The weather is set to be stunning in London this weekend, as bigger incentive to get going in the garden as we are likely to get. If you are looking for inspiration and advice The Royal Horticultural Society have a Grow Your Own Weekend tomorrow and Sunday at Wisley, Harlow Carr, Hyde Hall and Roosemoor. There are talks, demonstrations and guided walks. Details of all the events at each of the gardens are here.
We are planning to go on Sunday, so plenty of pictures to follow.
When we took on the plot I had high ideas about embracing nature. It took precisely one decimated crop for me to do a complete volte face and declare war. We used a combination of pellets from the pound shop and hand picking. It was very effective and simple but I was not wholly comfortable with the pellets worrying about their impact on wildlife. The RSPB unsurprisingly are not great fans.
Anne Wareham from Veddw House Garden brought an article called How To Combat Slugs and Snails from The Telegraph to my attention last week via Twitter and it started me thinking what I would do this year.
Alan Titchmarsh in his book The Kitchen Gardener suggests a combination of methods, copper tapes, beer traps etc. and what he refers to as ‘alternative’ remedies, dehydrating granules, garlic or yucca extract, grit and even holly leaves. He also suggests biological control in the from of nemtodes which work by infecting the slugs with disease. Nice!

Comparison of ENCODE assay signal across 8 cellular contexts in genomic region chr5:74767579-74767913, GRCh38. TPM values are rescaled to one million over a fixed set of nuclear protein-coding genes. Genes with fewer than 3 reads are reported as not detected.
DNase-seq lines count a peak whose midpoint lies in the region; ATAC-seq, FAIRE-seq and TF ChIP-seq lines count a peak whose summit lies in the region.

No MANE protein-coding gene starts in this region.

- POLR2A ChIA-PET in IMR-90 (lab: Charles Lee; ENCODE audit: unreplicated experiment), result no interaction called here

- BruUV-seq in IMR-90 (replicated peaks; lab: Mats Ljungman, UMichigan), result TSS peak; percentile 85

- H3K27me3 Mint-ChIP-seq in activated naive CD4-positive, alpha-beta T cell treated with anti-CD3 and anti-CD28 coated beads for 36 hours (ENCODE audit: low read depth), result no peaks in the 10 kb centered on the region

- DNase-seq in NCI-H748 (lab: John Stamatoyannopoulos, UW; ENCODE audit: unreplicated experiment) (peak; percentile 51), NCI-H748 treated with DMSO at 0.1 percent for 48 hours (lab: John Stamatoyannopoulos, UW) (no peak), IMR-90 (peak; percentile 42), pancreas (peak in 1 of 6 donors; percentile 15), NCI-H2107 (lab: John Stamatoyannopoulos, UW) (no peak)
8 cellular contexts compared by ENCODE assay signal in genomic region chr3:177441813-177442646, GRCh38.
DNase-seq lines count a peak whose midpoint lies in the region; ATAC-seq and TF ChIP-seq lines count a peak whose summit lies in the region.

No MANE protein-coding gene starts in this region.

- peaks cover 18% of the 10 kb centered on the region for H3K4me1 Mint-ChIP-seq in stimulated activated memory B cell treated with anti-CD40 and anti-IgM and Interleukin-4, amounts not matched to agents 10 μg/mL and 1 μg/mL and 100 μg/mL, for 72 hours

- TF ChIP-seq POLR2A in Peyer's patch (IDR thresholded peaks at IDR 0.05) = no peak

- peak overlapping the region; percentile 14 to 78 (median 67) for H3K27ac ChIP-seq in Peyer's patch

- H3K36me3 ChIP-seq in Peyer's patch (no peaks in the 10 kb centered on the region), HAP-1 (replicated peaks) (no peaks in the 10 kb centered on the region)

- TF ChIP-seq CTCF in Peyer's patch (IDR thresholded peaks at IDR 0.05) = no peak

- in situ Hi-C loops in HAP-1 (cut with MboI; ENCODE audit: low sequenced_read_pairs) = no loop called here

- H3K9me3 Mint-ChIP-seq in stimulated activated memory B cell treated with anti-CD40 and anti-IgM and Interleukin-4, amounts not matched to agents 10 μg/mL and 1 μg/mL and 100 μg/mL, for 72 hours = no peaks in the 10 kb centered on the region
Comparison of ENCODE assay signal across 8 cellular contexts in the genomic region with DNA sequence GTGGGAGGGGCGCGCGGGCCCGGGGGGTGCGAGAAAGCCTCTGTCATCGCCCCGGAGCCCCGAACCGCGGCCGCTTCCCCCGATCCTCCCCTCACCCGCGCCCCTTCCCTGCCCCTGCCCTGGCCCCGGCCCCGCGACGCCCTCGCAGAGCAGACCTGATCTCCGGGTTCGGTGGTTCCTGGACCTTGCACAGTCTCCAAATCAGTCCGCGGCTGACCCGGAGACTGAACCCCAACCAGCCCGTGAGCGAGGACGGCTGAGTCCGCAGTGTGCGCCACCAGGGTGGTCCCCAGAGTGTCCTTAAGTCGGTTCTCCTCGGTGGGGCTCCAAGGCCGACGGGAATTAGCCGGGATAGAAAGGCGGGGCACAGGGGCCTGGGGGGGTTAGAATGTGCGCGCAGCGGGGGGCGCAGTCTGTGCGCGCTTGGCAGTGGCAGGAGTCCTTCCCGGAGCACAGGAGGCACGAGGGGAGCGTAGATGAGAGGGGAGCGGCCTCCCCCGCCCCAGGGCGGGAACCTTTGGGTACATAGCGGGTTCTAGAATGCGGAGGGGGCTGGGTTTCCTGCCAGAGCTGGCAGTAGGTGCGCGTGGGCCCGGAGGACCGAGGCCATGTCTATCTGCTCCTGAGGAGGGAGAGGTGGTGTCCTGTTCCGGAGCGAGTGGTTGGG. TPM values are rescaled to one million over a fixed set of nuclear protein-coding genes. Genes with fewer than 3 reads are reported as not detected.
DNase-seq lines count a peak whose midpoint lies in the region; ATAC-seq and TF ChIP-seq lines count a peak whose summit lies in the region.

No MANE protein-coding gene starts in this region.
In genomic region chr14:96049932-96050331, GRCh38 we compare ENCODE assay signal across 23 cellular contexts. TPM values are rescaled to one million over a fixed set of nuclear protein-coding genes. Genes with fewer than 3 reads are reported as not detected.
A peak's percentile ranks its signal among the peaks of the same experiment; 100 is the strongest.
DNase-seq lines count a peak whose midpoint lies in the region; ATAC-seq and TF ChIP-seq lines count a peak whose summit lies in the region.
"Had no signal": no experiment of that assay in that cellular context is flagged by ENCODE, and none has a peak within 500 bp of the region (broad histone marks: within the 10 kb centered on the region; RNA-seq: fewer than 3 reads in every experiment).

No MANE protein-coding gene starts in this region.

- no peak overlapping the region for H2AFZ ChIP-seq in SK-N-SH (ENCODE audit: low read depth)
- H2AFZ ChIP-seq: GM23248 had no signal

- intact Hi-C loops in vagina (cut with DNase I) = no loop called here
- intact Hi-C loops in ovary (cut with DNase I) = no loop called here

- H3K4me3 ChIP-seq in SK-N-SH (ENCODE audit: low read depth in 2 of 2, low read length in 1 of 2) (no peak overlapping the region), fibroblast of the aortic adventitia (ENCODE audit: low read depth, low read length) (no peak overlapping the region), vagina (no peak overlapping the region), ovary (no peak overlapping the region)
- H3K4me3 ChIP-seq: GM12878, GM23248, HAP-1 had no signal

The BBC has a very good guide on their website here.
This was the offer at the local garden centre yesterday.
Barrier methods and traps certainly seem to have a higher presence than I’ve seen previously but I’m not sure they are entirely practical for an allotment. Ultimately I think it depends on the size of the plot and what type of crops you are growing.
I am however going to try some of these different methods and will report back later in the season.
Let me know in the comments what method you choose.
Last summer in a fit of nostalgia I bought a packet of butterhead lettuce seeds. Those of a certain age will know exactly what I mean; when I was a child it was pretty much the only type of lettuce available to buy in this country. With very little attention* it turned out to be one of our best crops and from a taste perspective far better than I remembered.
Served like this.
As a side note the vinaigrette dressing is from a recipe by Nora Ephron who wrote the screenplay of When Harry Met Sally and Sleepless in Seattle.
The butterhead lettuce variety is Dynamite. The seeds are from Thompson & Morgan.
*If you’re wondering about slugs, they were far more interested in the broad bean leaves.